Dining alone gives me the unique opportunity to allow my thoughts to wander.
While enjoying a less healthy than normal breakfast at Souplantation this morning, I listened with half an ear to the conversations around me while reading a few Spirit Science articles on my iPad. Remembering that I needed to visit Brookstone to pick up a Christmas present, I thought about using my iPad to look at the mall’s directory.
I actually spent a few moments on this thought as it provided two alternatives: 1. I could locate the store if it still existed and walk directly there, or save myself the trip if it, like many others in this particular mall, had closed. 2. I could walk to the directory and look up the store, thereby giving myself a little exercise after a heavier breakfast than that to which I’m accustomed.
After a little thought, I chose alternative 2, both for the exercise and the fresh air. It also afforded me the opportunity to walk around the mall a bit instead of returning to my car when I discovered the store had closed. As I walked, I lost myself in my own erratic musings.
Wherefore art thou, Christmas Spirit?
The usual gigantic Christmas tree once again graced center court, but this year, there was a sign in front of it, dedicating the tree to a former chef in one of the mall’s restaurants. As the sign referred to the man in the past tense, I read through the accolades to find that he’d been killed by a drunk driver in 2010 at the age of 31. I also noted that he’d graduated from the same Culinary Arts Academy as my youngest daughter.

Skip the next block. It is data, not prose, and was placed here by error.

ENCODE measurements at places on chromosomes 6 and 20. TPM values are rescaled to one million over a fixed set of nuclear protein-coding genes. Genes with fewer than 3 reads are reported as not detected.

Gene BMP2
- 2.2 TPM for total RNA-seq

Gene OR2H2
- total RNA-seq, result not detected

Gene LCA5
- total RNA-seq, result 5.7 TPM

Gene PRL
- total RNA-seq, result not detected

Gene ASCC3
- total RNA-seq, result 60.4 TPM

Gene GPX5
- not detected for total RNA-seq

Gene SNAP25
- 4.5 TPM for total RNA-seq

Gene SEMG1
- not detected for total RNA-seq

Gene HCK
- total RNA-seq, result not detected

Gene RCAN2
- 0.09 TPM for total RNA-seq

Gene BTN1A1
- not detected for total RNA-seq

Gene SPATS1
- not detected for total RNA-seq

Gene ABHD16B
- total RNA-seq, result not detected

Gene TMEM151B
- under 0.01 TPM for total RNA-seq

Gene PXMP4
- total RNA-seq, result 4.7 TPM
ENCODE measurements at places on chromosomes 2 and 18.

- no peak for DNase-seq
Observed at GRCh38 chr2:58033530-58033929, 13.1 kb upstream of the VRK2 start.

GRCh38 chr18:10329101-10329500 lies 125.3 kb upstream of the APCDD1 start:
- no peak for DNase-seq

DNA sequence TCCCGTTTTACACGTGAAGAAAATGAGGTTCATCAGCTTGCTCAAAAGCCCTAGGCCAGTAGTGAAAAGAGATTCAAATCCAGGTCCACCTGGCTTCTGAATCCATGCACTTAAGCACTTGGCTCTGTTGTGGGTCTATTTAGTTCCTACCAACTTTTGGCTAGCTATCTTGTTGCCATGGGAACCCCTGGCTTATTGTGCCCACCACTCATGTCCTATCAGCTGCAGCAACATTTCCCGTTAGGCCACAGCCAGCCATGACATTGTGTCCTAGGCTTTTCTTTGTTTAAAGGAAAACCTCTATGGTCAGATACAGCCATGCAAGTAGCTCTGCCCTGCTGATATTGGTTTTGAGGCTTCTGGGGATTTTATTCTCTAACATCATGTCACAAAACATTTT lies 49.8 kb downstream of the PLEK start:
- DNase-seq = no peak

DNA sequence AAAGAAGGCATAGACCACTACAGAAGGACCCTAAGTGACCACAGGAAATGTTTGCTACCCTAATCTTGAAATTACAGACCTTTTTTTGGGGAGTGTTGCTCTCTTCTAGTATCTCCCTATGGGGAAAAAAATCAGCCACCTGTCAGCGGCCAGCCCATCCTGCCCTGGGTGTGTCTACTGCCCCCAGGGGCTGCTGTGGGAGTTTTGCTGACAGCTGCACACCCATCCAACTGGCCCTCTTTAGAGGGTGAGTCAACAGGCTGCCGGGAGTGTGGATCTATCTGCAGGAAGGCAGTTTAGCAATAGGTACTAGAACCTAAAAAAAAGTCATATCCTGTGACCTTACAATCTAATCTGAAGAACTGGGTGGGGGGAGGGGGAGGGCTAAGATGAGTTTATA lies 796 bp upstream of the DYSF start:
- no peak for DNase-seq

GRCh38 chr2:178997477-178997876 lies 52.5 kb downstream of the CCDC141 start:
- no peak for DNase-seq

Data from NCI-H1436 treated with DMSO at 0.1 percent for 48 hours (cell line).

My wanderings took me past two women decorating a smaller tree with flowers and tulle, a chalk painting of a boy depicted as an angel (his photograph was next to the painting, and I assumed he’d passed on), various stores selling Christmas decorations and the annual cottage for Santa. There was also a store with a huge sign about Santa’s Wish List where a long line of people waited their turn for something-or-other.
As I took in all of the accoutrements of festivity, I realized that I’m just not into Christmas this year. Whether it’s because I’m limiting my own giving or procrastinating putting up my tree with excuses (I really do need to scrub the living room floor first!), the pine wreath I purchased at Trader Joe’s this week and hung on my door and the small pile of boxes from Kohl’s and Amazon.com in my guest room are the only indications that Christmas has found its way into my house at all.